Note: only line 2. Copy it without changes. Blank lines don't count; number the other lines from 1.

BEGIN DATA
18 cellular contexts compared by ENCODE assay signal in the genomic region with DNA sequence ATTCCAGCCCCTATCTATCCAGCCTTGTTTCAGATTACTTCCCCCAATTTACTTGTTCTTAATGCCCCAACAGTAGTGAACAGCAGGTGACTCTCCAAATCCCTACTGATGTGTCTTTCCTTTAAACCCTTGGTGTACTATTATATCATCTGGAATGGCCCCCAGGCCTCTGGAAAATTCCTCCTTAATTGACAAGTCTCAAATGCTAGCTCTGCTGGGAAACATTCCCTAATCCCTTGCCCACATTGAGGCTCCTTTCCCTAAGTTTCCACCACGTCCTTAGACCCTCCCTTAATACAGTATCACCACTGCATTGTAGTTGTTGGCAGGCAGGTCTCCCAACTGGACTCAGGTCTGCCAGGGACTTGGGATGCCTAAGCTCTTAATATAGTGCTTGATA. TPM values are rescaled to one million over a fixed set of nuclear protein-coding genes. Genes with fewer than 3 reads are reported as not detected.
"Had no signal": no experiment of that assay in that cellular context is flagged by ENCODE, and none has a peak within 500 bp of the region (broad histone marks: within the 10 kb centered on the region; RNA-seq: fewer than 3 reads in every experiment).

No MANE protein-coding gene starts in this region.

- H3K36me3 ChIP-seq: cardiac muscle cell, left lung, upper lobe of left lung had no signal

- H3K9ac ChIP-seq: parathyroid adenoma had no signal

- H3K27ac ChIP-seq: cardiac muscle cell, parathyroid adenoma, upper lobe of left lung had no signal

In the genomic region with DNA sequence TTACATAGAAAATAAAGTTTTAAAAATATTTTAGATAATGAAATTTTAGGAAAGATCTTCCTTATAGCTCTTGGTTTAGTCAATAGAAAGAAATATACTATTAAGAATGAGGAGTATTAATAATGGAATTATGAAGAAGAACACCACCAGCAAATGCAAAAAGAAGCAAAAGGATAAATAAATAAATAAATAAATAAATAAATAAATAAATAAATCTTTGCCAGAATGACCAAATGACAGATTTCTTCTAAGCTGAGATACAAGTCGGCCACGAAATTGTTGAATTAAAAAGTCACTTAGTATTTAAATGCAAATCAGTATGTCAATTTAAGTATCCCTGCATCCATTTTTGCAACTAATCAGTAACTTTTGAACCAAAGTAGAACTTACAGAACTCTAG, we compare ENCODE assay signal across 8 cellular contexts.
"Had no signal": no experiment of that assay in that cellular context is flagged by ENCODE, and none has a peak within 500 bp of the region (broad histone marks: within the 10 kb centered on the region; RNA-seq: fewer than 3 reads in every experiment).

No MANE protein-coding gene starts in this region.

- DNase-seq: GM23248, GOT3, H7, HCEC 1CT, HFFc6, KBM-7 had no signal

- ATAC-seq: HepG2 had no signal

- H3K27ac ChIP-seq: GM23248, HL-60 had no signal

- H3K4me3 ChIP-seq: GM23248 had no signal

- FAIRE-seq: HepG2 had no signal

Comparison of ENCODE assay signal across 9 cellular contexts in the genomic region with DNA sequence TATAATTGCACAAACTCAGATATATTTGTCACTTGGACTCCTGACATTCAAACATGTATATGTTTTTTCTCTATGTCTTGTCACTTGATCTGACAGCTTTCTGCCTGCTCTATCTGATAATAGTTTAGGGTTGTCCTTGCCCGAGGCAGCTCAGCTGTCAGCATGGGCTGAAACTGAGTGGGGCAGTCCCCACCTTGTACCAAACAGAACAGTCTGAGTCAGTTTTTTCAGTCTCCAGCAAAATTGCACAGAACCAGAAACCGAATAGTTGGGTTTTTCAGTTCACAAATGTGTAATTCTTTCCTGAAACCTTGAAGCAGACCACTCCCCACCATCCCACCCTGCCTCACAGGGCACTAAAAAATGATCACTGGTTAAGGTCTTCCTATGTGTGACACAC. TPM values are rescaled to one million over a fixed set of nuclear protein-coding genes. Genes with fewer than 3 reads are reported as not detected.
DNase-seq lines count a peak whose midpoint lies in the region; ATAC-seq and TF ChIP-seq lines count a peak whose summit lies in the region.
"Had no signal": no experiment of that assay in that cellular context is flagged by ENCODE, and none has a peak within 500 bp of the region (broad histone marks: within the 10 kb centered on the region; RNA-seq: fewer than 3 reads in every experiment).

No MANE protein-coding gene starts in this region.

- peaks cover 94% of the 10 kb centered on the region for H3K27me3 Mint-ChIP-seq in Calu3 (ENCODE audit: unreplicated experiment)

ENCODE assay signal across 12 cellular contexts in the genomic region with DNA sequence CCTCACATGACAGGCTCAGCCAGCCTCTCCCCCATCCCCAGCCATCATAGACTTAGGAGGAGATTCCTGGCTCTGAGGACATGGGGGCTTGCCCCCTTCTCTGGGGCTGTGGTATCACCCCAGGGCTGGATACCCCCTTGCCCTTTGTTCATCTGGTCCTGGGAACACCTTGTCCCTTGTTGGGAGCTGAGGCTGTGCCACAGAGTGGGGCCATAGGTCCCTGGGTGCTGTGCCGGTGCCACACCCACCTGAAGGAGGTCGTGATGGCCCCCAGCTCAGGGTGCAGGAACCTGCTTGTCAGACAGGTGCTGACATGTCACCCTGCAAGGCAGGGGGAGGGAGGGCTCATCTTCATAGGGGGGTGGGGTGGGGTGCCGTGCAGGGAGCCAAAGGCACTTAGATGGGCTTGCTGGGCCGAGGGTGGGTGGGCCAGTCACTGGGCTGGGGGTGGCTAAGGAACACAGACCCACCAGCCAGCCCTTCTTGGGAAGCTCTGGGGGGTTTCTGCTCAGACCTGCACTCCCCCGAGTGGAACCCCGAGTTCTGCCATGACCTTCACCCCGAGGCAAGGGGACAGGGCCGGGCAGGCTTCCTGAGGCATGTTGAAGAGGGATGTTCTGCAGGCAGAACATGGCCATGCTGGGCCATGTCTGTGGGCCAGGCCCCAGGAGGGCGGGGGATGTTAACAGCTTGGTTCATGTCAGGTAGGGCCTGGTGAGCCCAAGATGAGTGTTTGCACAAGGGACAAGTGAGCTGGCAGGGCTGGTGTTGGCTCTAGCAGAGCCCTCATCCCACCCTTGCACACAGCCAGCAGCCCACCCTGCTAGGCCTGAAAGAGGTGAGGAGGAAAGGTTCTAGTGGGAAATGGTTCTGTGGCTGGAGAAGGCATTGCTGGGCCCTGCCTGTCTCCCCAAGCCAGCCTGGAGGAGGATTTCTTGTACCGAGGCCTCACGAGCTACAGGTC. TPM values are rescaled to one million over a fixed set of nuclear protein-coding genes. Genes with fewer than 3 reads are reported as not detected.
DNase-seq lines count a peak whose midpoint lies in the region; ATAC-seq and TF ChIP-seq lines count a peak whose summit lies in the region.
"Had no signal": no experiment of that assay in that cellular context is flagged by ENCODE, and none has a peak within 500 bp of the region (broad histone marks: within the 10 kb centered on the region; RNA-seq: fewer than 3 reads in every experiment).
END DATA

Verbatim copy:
"Had no signal": no experiment of that assay in that cellular context is flagged by ENCODE, and none has a peak within 500 bp of the region (broad histone marks: within the 10 kb centered on the region; RNA-seq: fewer than 3 reads in every experiment).